Hats Off to Headwear

After being worn by the Duke of Windsor— then known as Edward, Prince of Wales — beginning in 1924, the fedora has remained a staple of any gentleman’s wardrobe. The felt hat is just one of many styles, including the derby and panama, that have stood the test of time. In the 1940s, the width of fedora brims began to increase, though the colors generally remained traditional black, gray or brown. Since the early part of the 20th century, women such as Greta Garbo, Faye Dunaway and Romy Schneider have worn fedoras in film or real life, as have male counterparts such as Cary Grant, Humphrey Bogart and Sean Connery. These days, they’re regularly worn by everyone from Dakota Johnson to Brad Pitt, not to mention sartorial fashion bloggers and dandies worldwide. San Francisco-based hatter Ben Goorin has been involved in his family’s business, Goorin Brothers, for nearly 30 years. His great-grandfather, Cassel Goorin, sold his first hat in Pittsburgh off the back of a horse cart in 1895. Goorin Bros. hats, including medium-brimmed fedoras like the Radley in wool felt ($150) or the Charley Grateful in toquilla straw ($220) are perfect picks to ease your way into the style.

Blue Jean Baby

There’s something to be said for your favorite pair of jeans, especially when they’re perfectly worn and fit just right. The “blue jean” was invented by Jacob W. Davis, in collaboration with Levi Strauss & Co. in 1871. The“greasers” of the 1950s popularized them with teenagers, and they were a staple in the wardrobes of hippies through the 1960s. The punk movement of the 1970s and 1980s ushered in an era of distressed denim before grunge loosened things up in the 1990s and the jeans got much sloppier. Since the early 2000s, a wide array of new fits and styles has emerged, but one thing is for certain — blue jeans are here to stay. Headquartered in San Francisco, Levi Strauss & Co. (otherwise known as Levi’s) has faced some heavy competition from other brands and weathered declining sales over the years, but its 2018 earnings report showed revenue in excess of $5.5 billion. In part, the company’s success is predicated on its ability to forecast trends and deliver an exceptional product. Levi’s recently launched Wellthread, its debut sustainability collection. Modeled on the guiding principles of materials, people, environment and process, the result is a totally contemporary collection in which every piece is fully recyclable. It’s part of an ongoing collaboration with the California surf brand Outerknown. The newest release is the Levi’s Wellthread X Outerknown 511 Slim Jean. Available online and in stores nationwide.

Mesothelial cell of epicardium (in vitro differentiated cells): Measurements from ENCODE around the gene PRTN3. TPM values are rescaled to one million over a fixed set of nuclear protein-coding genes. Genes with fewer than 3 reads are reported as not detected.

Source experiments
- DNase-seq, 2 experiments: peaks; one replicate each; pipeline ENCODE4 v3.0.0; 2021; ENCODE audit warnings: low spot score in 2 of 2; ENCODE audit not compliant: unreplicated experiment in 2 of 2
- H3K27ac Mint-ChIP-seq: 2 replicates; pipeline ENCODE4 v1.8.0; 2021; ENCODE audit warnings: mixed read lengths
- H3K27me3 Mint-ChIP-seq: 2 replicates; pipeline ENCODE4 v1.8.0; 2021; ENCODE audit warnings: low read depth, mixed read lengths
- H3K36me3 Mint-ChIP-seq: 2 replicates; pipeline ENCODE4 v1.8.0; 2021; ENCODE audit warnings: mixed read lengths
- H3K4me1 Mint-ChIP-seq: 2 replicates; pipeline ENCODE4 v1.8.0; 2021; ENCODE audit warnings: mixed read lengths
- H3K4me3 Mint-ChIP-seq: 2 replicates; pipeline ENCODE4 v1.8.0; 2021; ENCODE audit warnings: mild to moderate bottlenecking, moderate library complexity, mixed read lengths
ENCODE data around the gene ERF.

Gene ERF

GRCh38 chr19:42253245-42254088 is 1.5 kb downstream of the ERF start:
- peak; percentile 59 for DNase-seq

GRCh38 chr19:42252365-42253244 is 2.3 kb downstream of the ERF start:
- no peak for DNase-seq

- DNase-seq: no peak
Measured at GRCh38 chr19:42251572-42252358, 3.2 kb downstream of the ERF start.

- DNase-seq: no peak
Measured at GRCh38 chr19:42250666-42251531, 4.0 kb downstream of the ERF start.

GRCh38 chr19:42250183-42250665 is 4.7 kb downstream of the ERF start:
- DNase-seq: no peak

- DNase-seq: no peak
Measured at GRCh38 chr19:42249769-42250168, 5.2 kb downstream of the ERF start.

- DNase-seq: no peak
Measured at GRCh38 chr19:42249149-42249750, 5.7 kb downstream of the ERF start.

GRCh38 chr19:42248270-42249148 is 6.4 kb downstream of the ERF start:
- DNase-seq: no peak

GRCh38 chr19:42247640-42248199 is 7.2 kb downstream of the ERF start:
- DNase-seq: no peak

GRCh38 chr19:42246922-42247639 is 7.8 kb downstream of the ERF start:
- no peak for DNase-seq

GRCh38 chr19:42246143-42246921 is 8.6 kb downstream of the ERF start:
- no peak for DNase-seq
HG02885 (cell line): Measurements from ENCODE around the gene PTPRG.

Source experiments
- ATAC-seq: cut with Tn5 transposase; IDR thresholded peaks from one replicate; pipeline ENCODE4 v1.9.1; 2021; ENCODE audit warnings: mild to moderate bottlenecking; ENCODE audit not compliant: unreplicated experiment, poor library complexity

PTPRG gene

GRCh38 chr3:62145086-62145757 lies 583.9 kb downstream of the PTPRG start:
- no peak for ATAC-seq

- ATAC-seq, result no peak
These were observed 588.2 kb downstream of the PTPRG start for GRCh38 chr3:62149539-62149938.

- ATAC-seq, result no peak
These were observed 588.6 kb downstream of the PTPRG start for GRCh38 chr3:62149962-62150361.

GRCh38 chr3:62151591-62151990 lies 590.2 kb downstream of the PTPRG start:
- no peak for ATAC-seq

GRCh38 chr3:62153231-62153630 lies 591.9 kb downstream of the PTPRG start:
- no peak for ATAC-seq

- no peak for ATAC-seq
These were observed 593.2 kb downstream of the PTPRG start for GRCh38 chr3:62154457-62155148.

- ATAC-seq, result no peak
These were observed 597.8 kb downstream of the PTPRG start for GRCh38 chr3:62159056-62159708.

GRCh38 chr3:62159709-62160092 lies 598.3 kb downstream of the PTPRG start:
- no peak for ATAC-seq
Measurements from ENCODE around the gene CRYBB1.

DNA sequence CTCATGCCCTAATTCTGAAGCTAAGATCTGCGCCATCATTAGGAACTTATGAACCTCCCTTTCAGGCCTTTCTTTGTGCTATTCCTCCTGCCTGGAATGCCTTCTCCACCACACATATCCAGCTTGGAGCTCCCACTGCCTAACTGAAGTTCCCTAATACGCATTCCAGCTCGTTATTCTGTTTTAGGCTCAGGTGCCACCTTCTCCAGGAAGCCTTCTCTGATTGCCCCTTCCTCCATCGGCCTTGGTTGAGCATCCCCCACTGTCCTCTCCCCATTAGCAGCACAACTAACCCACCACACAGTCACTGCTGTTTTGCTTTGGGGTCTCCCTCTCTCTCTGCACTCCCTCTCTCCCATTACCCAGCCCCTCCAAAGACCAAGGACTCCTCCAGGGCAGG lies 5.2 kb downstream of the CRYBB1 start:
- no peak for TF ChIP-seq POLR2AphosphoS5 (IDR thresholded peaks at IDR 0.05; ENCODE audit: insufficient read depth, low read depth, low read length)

Oxford Educated

As the story goes, in the 19th century, Scotland was the textile-producing capital of Europe. One mill experimented with different — and new — weaves. It produced four fabrics, naming each after the top universities – Harvard, Cambridge, Yale, and Oxford. Only one proved popular, and production of the other three ceased. Today, simple white button-down shirts are often referred to as Oxford shirts, though the actual Oxford weave is made up of two different yarns, woven together in a particular pattern. No matter the fabric type, the white button-down shirt has been a wardrobe staple since the mid-1800s for both men and women. In 1948, Humphrey Bogart and Lauren Bacall both wore white button-downs in the film Key Largo, as did Marilyn Monroe for 1961’s The Misfits.The Gap, founded in 1969 by Donald and Doris Fisher, still produces the shirt in various fits — and colors — for men and women. Pictured is the women’s classic cotton weave white oxford, with a slimmer fit and curved shirttail hem ($49.95).